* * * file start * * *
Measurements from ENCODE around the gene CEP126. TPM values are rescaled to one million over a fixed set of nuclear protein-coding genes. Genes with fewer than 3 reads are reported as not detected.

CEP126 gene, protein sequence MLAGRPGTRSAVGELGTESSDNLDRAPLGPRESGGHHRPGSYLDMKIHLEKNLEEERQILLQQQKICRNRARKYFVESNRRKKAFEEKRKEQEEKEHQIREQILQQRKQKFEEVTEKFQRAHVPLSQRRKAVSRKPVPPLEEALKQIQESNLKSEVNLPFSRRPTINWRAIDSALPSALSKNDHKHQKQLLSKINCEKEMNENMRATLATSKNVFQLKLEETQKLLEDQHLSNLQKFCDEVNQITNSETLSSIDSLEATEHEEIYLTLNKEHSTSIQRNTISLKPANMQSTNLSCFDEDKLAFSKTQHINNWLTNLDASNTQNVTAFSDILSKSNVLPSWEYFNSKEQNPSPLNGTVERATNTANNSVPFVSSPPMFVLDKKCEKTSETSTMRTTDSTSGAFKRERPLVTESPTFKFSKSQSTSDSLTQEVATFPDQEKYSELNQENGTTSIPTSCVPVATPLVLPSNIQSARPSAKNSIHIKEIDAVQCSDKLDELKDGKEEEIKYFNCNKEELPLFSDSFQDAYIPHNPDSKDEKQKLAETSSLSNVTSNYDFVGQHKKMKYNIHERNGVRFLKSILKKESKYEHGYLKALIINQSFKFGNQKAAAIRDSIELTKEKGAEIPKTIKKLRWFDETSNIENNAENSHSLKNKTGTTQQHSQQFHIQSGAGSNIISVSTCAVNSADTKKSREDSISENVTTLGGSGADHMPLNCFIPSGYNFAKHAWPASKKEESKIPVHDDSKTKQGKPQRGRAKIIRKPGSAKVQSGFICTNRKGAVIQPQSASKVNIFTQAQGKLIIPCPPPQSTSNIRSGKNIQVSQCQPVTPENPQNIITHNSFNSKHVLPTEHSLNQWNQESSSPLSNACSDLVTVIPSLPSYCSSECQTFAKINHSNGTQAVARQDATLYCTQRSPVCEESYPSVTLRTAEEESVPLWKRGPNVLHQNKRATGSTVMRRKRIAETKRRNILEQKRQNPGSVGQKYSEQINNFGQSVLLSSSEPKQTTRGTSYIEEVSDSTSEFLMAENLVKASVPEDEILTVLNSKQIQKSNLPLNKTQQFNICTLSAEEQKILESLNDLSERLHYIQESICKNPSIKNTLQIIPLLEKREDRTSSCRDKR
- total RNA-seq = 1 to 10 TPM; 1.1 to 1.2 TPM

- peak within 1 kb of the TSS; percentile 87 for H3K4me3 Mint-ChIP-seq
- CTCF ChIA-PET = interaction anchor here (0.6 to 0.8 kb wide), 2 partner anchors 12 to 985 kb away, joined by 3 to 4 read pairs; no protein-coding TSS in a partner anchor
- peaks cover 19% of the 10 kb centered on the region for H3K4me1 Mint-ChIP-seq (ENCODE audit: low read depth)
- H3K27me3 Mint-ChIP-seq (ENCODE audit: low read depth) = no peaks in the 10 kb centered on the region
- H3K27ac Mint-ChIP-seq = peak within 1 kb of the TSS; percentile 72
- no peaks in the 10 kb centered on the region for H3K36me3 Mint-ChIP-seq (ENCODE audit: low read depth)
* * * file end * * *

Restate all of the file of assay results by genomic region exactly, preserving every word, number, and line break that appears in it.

Measurements from ENCODE around the gene CEP126. TPM values are rescaled to one million over a fixed set of nuclear protein-coding genes. Genes with fewer than 3 reads are reported as not detected.

CEP126 gene, protein sequence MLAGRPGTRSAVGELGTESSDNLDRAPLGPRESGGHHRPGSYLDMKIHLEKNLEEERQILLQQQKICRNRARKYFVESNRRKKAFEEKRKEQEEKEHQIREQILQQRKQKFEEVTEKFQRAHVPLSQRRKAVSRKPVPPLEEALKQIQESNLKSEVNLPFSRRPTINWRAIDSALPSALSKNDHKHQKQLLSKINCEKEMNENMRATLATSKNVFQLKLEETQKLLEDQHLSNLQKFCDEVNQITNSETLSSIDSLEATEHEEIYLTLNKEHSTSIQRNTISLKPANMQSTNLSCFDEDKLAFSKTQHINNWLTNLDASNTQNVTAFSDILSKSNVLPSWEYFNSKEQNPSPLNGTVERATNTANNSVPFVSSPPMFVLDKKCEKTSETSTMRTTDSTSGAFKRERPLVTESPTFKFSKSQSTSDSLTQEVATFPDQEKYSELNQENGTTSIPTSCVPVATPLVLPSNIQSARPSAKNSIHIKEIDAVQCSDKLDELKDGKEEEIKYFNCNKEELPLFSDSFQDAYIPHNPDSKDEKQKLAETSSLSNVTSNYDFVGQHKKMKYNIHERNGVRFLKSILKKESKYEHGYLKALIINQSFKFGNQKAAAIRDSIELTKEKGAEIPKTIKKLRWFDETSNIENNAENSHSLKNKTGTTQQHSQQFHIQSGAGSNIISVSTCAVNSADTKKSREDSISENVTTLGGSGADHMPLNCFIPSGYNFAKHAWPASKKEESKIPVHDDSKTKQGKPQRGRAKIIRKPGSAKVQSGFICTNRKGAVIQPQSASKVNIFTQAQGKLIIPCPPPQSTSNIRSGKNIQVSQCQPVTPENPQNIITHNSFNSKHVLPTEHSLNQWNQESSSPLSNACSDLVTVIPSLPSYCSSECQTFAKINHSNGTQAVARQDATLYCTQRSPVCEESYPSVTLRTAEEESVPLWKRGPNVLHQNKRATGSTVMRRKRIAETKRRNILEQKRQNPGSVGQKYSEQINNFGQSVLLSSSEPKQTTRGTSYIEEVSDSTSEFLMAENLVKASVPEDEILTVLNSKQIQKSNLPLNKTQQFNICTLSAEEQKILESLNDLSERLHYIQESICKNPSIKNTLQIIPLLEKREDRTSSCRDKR
- total RNA-seq = 1 to 10 TPM; 1.1 to 1.2 TPM

- peak within 1 kb of the TSS; percentile 87 for H3K4me3 Mint-ChIP-seq
- CTCF ChIA-PET = interaction anchor here (0.6 to 0.8 kb wide), 2 partner anchors 12 to 985 kb away, joined by 3 to 4 read pairs; no protein-coding TSS in a partner anchor
- peaks cover 19% of the 10 kb centered on the region for H3K4me1 Mint-ChIP-seq (ENCODE audit: low read depth)
- H3K27me3 Mint-ChIP-seq (ENCODE audit: low read depth) = no peaks in the 10 kb centered on the region
- H3K27ac Mint-ChIP-seq = peak within 1 kb of the TSS; percentile 72
- no peaks in the 10 kb centered on the region for H3K36me3 Mint-ChIP-seq (ENCODE audit: low read depth)